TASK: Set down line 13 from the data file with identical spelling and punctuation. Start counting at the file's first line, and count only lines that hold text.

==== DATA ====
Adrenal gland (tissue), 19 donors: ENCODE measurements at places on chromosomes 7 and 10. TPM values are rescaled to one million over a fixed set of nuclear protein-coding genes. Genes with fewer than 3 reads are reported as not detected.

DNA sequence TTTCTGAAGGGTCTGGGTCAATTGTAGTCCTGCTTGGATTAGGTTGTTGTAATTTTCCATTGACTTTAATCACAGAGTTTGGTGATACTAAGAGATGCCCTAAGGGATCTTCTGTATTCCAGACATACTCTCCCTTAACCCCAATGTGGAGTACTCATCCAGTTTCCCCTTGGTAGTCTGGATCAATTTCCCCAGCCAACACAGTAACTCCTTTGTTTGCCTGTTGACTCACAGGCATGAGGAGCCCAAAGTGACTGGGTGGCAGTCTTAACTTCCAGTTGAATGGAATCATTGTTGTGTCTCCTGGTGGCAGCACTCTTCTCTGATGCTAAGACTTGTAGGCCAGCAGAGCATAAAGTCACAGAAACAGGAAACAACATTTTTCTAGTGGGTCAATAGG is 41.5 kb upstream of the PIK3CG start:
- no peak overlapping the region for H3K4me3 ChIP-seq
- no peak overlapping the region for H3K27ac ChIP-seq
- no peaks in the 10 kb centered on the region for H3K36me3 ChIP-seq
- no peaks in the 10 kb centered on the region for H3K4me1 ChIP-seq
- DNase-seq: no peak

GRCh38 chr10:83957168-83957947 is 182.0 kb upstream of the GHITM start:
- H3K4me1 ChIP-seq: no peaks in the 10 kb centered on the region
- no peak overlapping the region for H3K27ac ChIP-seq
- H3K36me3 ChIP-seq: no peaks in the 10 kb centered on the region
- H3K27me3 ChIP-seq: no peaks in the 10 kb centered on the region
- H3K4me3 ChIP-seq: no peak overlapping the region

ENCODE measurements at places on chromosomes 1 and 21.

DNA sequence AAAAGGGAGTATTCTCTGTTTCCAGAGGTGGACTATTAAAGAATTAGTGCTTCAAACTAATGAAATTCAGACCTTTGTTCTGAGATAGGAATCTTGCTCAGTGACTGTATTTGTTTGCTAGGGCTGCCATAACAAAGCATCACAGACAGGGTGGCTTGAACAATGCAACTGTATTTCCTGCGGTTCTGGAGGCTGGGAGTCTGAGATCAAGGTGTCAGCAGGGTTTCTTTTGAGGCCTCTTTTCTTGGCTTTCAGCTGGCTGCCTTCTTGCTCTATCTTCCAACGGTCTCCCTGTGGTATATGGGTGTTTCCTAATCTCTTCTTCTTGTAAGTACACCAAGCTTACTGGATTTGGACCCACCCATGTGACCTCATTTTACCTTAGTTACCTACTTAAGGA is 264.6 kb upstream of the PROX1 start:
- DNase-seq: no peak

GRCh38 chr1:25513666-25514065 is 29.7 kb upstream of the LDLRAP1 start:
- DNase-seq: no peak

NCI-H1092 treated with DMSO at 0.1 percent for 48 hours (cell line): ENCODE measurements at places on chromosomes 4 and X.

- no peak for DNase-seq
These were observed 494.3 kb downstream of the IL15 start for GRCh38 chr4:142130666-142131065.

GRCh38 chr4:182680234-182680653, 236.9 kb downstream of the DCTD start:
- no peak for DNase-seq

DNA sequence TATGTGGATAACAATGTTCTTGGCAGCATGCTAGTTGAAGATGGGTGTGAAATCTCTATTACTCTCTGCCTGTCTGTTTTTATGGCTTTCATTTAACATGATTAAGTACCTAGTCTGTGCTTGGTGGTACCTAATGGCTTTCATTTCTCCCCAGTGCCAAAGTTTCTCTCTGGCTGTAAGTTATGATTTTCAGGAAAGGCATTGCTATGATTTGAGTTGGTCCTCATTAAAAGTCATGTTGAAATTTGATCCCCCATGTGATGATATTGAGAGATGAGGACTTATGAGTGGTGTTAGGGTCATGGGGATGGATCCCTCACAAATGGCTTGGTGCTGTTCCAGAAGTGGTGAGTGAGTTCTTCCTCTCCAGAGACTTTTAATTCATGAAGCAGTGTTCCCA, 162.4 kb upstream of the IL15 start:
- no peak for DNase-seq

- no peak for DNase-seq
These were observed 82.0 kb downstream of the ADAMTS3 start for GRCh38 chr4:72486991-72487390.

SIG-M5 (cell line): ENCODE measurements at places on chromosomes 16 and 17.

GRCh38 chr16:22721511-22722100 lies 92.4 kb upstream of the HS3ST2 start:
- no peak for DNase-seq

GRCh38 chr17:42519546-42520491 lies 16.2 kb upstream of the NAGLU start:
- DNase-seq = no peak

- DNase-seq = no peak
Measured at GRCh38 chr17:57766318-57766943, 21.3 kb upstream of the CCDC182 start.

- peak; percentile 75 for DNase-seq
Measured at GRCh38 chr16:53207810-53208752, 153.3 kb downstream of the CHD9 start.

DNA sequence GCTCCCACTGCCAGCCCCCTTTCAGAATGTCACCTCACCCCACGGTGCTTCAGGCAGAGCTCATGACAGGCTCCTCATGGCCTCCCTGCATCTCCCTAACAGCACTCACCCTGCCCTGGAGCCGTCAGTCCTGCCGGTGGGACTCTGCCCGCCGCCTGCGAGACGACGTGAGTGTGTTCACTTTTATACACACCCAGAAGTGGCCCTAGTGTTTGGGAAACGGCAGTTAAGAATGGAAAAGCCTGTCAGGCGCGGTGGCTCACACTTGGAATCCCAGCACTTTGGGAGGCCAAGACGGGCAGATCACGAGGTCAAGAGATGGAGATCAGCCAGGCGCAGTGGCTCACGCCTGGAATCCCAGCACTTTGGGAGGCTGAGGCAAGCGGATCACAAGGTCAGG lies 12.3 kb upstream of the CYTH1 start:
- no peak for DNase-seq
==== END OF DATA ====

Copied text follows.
- H3K4me3 ChIP-seq: no peak overlapping the region